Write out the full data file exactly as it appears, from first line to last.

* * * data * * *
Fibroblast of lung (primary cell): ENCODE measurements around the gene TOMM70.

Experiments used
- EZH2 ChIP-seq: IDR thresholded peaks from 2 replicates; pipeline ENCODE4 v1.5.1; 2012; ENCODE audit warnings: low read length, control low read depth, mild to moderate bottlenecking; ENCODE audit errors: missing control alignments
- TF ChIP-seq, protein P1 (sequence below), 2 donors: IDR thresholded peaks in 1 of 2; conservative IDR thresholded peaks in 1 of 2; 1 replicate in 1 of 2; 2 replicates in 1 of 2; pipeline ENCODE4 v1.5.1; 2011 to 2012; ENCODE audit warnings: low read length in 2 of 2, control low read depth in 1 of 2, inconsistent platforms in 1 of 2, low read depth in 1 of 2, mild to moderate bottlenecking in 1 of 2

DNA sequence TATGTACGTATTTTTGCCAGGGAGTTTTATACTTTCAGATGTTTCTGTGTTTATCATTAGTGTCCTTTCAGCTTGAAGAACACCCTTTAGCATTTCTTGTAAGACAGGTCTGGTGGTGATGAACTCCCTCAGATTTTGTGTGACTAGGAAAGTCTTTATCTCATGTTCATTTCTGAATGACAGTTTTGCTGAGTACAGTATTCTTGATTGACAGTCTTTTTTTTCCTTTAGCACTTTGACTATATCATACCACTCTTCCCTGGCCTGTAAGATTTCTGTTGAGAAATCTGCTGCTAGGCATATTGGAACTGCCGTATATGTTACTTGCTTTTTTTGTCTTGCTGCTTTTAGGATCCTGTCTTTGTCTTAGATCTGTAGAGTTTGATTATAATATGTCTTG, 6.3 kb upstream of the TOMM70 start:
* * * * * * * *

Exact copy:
Fibroblast of lung (primary cell): ENCODE measurements around the gene TOMM70.

Experiments used
- EZH2 ChIP-seq: IDR thresholded peaks from 2 replicates; pipeline ENCODE4 v1.5.1; 2012; ENCODE audit warnings: low read length, control low read depth, mild to moderate bottlenecking; ENCODE audit errors: missing control alignments
- TF ChIP-seq, protein P1 (sequence below), 2 donors: IDR thresholded peaks in 1 of 2; conservative IDR thresholded peaks in 1 of 2; 1 replicate in 1 of 2; 2 replicates in 1 of 2; pipeline ENCODE4 v1.5.1; 2011 to 2012; ENCODE audit warnings: low read length in 2 of 2, control low read depth in 1 of 2, inconsistent platforms in 1 of 2, low read depth in 1 of 2, mild to moderate bottlenecking in 1 of 2

DNA sequence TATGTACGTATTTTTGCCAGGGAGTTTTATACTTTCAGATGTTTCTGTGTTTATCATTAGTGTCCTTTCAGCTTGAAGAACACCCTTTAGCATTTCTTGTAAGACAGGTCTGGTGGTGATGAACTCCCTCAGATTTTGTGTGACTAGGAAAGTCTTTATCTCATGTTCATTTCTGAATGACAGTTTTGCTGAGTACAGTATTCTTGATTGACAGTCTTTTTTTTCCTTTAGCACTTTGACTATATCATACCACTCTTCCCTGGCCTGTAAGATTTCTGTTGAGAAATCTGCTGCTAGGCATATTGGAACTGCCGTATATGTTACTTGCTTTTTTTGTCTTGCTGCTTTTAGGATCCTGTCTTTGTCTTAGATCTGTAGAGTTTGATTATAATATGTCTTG, 6.3 kb upstream of the TOMM70 start: